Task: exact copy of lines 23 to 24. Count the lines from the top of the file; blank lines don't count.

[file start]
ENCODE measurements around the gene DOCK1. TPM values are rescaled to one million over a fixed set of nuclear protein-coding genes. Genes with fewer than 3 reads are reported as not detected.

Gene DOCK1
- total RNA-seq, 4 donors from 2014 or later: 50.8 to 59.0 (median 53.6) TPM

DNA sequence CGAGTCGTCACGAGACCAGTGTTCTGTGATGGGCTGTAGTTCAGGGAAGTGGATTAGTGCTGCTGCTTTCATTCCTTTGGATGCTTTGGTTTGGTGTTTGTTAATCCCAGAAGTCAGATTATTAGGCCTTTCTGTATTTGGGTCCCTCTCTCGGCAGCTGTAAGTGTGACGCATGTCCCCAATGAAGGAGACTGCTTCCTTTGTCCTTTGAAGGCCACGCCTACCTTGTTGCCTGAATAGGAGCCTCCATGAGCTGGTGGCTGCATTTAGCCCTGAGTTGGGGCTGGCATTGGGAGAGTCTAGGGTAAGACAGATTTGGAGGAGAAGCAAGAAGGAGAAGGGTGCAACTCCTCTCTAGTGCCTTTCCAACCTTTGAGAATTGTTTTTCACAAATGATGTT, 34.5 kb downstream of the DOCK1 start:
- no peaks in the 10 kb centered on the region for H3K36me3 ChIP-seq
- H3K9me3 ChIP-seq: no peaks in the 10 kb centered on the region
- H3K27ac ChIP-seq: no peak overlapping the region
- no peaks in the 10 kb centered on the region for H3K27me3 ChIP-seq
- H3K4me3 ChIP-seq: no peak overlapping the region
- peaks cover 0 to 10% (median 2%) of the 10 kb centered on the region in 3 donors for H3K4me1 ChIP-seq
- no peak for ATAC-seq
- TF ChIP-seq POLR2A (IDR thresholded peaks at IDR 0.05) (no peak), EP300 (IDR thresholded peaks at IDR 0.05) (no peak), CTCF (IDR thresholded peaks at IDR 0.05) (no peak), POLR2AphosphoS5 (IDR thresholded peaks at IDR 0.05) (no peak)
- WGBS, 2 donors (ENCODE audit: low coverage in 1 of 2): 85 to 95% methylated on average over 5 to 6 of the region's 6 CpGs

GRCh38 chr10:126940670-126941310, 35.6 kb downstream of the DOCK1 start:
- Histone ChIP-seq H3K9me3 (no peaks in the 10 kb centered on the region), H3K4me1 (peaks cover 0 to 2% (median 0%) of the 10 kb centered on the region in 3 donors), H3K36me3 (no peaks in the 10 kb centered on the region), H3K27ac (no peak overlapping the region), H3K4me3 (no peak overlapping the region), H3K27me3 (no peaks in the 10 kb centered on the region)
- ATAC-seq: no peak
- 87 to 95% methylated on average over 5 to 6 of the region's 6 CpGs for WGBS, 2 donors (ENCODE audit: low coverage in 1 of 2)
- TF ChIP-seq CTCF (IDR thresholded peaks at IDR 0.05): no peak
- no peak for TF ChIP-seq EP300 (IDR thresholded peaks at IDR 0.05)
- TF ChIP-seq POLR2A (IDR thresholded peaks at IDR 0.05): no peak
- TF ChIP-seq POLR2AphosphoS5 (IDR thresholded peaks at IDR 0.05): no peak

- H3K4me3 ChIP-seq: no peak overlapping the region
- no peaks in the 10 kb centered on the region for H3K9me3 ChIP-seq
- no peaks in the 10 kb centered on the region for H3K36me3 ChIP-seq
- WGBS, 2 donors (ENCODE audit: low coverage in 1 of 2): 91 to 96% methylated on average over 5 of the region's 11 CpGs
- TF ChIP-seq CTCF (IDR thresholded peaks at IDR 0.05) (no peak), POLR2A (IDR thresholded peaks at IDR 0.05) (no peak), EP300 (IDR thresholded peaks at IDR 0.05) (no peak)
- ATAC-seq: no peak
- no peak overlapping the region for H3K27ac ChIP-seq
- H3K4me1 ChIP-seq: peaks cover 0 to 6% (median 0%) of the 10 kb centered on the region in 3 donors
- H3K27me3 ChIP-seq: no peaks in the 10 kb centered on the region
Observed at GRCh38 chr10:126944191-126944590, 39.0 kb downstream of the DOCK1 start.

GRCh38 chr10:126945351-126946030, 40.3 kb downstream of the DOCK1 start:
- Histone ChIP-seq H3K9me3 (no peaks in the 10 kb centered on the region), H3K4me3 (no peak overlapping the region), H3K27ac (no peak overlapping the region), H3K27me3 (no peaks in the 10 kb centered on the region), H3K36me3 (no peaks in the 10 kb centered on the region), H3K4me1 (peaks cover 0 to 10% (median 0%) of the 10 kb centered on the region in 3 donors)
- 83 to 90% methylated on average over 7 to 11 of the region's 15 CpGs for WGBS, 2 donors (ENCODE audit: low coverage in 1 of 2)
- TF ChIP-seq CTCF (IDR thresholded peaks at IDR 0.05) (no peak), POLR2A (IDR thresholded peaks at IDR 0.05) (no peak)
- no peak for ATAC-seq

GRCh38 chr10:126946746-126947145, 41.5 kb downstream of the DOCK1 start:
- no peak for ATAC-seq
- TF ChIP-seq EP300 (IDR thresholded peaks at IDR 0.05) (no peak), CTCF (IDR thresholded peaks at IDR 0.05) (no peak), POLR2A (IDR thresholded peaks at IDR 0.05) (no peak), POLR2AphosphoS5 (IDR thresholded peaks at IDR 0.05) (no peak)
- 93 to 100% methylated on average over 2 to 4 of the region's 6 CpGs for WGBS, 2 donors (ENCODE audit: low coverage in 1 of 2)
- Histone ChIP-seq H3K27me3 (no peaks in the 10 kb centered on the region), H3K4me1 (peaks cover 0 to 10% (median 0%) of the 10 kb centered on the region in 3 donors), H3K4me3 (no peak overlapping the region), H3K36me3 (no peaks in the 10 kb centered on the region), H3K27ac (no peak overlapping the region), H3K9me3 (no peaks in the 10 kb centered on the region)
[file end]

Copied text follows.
- no peaks in the 10 kb centered on the region for H3K9me3 ChIP-seq
- no peaks in the 10 kb centered on the region for H3K36me3 ChIP-seq